A researcher for Washington University in St. Louis and colleagues
at the Saint Louis Zoo and Saint Louis University are tracking timber
rattlesnakes in west St. Louis County and neighboring Jefferson County
to see how close to civilization the snakes are getting as humans
developing subdivisions invade the snakes’ turf.
researchers are studying timber rattlesnakes and also copperheads in
their Pitviper Research Project. They hope their efforts will educate
the public and convince people that they can live with the species
without destroying them. Wayne Drda is the Washington University
researcher. Jeff Ettling, reptile curator at the Saint Louis Zoo, is
another member of the research team. Third member is Ryan Turnquist, a
biology major at Saint Louis University, Friends of the three and the
Missouri Department of Conservation also assist in the study.
people detest snakes, so the first instinct is to eliminate them, said
Drda, who researches at Washington University’s Tyson Research Center
and who recently assisted Corey Anderson, former Washington University
biology graduate student, in his doctoral thesis. Anderson, a student
of Alan Templeton, Ph.D., Washington University professor of biology,
now is a postdoctoral researcher in biology at Arizona State University.
can live with the knowledge that timber rattlesnakes and copperheads
are in your area, and if you have a problem, you need to go to
herpetologists, who can figure out a plan or help remove the snakes,”
he said. “We don’t want to see people become nature vigilantes.”
researchers take captured snakes and implant a small radio transmitter
to follow the snakes’ movement and migration patterns and to study
“I am the field manager, organizer, and I oversee
the equipment,” Drda said. “Jeff will be doing the DNA analysis work,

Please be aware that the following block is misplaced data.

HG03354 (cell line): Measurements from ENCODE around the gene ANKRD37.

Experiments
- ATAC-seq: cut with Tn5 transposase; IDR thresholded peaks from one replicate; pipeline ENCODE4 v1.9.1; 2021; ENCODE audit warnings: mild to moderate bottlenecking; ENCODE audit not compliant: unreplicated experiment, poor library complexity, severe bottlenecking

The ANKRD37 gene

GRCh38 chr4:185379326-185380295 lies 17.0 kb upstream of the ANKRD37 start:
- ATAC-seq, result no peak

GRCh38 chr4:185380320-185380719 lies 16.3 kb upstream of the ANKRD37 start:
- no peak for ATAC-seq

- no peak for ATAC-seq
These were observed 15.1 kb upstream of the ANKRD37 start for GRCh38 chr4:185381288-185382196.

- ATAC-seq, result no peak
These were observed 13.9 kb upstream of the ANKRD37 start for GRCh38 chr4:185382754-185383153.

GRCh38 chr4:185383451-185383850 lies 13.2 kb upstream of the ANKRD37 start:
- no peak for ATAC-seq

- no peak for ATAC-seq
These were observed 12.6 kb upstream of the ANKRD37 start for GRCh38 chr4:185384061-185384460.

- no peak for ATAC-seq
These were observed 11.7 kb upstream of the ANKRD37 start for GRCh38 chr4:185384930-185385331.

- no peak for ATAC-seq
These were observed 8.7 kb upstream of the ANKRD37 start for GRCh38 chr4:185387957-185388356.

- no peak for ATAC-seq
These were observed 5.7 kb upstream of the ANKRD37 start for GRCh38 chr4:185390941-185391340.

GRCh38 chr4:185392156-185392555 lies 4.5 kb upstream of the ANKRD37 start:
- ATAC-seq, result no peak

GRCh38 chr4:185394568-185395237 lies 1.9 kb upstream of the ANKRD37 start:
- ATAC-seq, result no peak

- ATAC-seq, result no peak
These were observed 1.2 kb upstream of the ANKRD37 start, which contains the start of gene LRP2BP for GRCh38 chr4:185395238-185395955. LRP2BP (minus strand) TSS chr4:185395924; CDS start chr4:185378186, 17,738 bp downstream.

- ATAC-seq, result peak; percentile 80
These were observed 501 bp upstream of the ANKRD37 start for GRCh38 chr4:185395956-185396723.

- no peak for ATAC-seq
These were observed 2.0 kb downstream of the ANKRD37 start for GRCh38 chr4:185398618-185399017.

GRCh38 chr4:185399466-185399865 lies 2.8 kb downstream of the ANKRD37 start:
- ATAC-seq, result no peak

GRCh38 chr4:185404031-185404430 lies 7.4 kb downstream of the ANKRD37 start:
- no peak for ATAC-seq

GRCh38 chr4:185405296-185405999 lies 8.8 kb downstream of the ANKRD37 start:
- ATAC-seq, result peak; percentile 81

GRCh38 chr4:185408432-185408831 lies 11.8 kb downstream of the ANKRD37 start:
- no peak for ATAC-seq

and Ryan helps with the field work and is our GPS"GIS computer whiz.”
researchers have found things about timber rattlesnakes that are
counterintuitive. Their breeding time is late summer and early fall and
not the spring. While males can wander as much as a couple of miles a
week, the females, after giving birth, stay with newborns until the
young shed about seven to 10 days later. The females generally stay
closer to home, but the males are more active and consequently have
longer home ranges.
Most adults are ‘homies’ – returning to
the same area year after year after leaving their den sites – others
seek out new turf, especially during their rapid growth years.
rattlesnakes have rattles that are rarely used because with camouflage
there is no sense in giving away your location, Drda added.
quintessential suburban lawn is not the preferred habitat of timber
rattlesnakes. But occasionally a suburbanite in the colleagues’
research areas sees one passing through. The team has trained people in
the area to contact them so that they can capture and release.
goals are to understand the ways of these species and to educate
suburbanites and rural people about them, so that we can keep a proper
balance in the face of development,” Drda said.
Washington University in St. Louis. June 2007.